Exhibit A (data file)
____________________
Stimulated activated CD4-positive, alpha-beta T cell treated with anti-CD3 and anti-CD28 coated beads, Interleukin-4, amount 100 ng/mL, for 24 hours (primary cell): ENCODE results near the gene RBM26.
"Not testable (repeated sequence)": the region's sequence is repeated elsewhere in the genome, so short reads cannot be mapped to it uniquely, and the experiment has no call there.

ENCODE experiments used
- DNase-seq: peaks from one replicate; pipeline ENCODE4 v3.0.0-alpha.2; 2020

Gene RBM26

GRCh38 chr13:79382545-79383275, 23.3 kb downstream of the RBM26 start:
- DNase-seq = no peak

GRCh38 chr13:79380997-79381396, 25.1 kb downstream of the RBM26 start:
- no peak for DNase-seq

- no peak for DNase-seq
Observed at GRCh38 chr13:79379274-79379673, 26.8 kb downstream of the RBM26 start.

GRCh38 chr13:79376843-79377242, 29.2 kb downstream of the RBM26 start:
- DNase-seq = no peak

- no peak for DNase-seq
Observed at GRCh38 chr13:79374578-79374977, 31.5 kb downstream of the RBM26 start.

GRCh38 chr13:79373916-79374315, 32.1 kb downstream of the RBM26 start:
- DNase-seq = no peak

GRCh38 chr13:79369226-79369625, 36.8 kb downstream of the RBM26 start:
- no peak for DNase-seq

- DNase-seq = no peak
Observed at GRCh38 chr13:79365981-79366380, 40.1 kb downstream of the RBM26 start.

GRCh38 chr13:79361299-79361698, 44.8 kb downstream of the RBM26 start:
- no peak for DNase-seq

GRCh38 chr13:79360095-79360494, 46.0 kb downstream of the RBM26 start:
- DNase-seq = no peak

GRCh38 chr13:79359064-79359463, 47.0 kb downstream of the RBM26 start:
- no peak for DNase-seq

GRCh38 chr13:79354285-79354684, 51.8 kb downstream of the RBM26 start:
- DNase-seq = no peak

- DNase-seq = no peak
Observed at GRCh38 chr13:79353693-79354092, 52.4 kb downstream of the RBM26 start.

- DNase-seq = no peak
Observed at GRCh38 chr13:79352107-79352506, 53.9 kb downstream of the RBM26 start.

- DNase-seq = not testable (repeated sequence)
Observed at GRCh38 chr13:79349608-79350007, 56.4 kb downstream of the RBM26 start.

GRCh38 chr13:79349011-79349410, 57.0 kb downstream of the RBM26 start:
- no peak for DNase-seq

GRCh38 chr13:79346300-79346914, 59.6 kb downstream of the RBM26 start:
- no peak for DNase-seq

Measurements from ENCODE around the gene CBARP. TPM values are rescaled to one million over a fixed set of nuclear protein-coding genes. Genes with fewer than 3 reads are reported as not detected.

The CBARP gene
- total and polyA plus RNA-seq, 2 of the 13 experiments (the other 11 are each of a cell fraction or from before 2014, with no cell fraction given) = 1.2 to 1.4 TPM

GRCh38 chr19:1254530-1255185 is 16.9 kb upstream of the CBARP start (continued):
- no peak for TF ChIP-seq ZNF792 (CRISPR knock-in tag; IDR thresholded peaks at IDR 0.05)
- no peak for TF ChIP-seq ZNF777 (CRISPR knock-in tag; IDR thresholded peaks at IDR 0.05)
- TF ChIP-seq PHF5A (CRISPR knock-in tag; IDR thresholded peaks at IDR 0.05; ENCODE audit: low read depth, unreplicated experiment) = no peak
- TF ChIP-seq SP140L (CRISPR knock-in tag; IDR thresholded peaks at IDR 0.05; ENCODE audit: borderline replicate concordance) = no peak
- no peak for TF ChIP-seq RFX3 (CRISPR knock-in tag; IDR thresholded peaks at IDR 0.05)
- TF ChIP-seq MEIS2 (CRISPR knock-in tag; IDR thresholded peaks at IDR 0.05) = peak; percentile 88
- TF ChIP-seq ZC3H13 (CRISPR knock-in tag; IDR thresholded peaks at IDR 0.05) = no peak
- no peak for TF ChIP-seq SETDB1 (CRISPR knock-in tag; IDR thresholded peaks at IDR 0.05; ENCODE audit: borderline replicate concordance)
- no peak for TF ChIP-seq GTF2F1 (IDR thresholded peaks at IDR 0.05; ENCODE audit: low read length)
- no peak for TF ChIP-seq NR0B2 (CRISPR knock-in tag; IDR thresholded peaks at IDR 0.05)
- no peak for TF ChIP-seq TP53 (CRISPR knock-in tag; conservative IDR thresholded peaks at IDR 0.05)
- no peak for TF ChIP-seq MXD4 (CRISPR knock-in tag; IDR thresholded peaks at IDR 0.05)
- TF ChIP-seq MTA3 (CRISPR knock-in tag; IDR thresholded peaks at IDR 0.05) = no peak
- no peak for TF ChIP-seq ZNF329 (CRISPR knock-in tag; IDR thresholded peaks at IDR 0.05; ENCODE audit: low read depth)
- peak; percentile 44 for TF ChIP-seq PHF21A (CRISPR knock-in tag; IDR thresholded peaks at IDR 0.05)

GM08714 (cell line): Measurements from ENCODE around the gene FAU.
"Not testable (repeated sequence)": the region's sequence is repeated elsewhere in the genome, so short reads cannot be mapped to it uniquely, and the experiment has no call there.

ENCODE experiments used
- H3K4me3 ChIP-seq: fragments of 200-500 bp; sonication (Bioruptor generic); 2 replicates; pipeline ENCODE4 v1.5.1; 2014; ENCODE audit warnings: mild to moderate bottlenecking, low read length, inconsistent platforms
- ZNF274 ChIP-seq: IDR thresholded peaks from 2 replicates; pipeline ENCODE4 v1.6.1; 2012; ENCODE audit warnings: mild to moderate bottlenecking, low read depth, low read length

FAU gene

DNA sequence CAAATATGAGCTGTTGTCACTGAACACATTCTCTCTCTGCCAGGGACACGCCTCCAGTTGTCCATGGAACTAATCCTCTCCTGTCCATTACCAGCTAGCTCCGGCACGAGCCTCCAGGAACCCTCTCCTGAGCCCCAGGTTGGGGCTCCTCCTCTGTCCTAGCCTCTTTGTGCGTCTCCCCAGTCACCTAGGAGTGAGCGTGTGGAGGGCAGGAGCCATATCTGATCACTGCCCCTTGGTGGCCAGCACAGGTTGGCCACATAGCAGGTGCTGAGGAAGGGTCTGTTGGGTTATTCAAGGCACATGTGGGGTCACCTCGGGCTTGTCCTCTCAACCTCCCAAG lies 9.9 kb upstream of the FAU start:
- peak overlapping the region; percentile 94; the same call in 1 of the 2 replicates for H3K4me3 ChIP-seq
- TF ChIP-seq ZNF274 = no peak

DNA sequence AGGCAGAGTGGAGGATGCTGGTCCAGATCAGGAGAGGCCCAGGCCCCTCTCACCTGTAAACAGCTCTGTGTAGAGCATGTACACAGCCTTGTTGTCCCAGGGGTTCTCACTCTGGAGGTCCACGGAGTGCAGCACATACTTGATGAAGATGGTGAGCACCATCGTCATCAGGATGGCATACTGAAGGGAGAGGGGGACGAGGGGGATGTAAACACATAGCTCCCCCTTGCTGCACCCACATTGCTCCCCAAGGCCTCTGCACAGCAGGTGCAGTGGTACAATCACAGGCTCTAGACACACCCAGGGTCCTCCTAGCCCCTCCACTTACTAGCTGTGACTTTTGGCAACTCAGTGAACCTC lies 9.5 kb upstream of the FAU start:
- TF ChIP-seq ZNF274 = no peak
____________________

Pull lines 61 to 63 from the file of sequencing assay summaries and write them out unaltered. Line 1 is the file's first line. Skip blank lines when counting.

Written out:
ENCODE experiments used
- H3K4me3 ChIP-seq: fragments of 200-500 bp; sonication (Bioruptor generic); 2 replicates; pipeline ENCODE4 v1.5.1; 2014; ENCODE audit warnings: mild to moderate bottlenecking, low read length, inconsistent platforms
- ZNF274 ChIP-seq: IDR thresholded peaks from 2 replicates; pipeline ENCODE4 v1.6.1; 2012; ENCODE audit warnings: mild to moderate bottlenecking, low read depth, low read length